Examples of interactive journalism – Week 12

To see all posts in the “Examples” series, view the category “Examples.”

This week’s example — Unfit for Work —  is a beautiful responsive article design from Planet Money, a program that runs on National Public Radio.

Screenshot: Unfit for Work

It has a very effective chapter format, and video, charts and other helpful media appear in and alongside the article text.

Compared with other examples we’ve seen this semester, I think this is one of the most responsive — it’s very flexible on different devices!

The article’s CSS uses HTML5 Boilerplate and Initializr (recommended).

The article’s JavaScript is linked at the bottom of the HTML page, above the closing BODY tag. It’s very short and mainly deals with the responsive elements.

Your Reply

Leave a comment on this post to submit your example for this week.

  • Post only ONE link.
  • Make sure your link is correct and functional.
  • Include the title or headline of the example you are linking to.
  • Write one sentence about why we should appreciate it.

Read the details and rules on the Required Work page, under the subheading “Extra credit.”

12 thoughts on “Examples of interactive journalism – Week 12

  1. Kristen Morrell says:

    Drone war: every attack in Pakistan visualised


    I think this example of interactive journalism is amazing. Pitch Interactive used information from the Bureau for Investigative Journalism to show every known attack by the US and Coalition military since 2004. When you first open the link, the interactive is automatic. It shows a timeline of the attacks with the volume above and the number of deaths below. By clicking the victim tab, the interactive flips and shows a detailed chart. By hovering over the people, you can see the date of the attack, location and number of deaths for children and civilians. Overall I think this is a brilliant way to report a ton of numbers and statistics for a long period of time.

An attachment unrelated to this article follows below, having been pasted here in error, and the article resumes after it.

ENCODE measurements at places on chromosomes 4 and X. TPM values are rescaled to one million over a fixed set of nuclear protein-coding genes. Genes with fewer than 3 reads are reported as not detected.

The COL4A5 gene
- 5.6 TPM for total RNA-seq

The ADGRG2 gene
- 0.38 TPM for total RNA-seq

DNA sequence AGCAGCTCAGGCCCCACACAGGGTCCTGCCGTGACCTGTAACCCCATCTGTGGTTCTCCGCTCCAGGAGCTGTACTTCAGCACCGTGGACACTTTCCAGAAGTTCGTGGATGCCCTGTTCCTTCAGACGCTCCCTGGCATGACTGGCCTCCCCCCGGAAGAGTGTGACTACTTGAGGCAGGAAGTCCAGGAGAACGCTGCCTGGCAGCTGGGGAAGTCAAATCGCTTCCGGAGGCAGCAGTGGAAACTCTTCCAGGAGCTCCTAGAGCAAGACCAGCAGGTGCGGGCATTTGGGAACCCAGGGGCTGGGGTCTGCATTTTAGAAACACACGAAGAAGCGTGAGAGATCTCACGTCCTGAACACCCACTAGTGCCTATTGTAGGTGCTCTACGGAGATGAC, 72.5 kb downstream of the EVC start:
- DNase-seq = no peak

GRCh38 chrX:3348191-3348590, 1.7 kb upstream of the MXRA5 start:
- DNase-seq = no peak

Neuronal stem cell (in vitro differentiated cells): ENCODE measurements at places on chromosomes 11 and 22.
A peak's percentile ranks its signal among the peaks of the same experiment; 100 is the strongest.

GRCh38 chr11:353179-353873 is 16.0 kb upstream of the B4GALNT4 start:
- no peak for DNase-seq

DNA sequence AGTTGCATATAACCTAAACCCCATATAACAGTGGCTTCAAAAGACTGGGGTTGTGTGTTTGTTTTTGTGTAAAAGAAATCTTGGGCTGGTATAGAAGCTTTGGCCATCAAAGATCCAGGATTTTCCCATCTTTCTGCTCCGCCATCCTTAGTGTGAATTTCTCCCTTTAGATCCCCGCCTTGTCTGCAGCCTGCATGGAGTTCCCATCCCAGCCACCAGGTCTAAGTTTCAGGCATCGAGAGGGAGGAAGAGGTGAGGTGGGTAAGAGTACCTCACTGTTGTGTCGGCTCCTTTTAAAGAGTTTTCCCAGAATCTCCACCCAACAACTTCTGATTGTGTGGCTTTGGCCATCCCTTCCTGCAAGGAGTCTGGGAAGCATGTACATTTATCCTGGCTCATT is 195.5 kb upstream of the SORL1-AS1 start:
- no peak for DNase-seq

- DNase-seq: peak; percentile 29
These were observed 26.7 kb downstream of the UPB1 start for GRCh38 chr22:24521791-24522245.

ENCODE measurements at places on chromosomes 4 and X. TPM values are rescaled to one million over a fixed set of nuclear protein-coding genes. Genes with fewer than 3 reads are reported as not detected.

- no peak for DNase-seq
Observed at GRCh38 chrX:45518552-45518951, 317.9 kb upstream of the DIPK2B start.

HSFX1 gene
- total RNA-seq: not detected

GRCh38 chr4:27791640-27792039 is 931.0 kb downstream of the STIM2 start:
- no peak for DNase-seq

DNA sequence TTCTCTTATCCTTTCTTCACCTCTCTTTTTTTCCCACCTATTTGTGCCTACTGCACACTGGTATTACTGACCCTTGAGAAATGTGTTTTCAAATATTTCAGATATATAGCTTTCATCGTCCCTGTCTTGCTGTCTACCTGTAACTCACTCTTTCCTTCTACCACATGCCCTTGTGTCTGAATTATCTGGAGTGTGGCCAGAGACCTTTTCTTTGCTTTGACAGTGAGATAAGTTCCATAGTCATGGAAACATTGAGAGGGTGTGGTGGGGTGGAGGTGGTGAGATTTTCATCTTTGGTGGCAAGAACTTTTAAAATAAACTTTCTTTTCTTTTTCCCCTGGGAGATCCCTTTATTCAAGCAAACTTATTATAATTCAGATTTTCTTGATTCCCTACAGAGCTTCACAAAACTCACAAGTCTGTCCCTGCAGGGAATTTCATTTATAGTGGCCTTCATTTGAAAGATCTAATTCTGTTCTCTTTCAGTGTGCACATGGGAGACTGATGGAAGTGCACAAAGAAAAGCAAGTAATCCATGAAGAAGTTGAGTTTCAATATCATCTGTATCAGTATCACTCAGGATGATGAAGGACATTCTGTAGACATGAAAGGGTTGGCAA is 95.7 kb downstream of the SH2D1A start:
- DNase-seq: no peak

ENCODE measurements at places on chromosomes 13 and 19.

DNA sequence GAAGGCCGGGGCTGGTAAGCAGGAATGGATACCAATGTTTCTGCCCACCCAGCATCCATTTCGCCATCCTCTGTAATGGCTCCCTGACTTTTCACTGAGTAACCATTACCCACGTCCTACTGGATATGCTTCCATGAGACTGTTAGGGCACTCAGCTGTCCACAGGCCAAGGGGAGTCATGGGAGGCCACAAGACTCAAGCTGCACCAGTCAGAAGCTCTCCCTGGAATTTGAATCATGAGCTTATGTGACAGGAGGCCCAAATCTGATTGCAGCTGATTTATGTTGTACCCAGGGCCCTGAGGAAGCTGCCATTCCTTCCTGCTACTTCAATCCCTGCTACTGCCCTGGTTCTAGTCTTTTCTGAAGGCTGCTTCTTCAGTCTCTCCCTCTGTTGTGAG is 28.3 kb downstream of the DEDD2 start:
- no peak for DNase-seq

2. UK Snow: Interactive Map


    This moveable map shows the severity of snowfall in different areas of the UK. The map has buttons on it showing pictures (either from Twitter, Telegraph readers or from the Telegraph itself) of snowfall and different incidents related to snow around the country. There is also a button that contains information about serious incidents that occurred in specific areas.

  3. ARAB SPRING: An interactive timeline of Middle East Protests


    This article was done by the Guardian in 2012. I haven’t seen many timelines, but this one seems really cool. Slide the timeline bar at the top of the graphic and the timeline will move, and you are showed dates with icons to click on. If an icon appears by a date, a protest occurred. There’s also a navigate slider you can click on and the timeline will move as well.

  4. Jerry L. Edwards says:

    “I Hope So Too” (2010)

    I remembered seeing this graphic when it was published and thought it very neat! The hovering of the topics important to Americans for the Obama Administration is a neat visual component. I like that readers hear from a variety of individuals and can vote on topics important to them as well. These features really show what is important to Americans.

Comments are closed.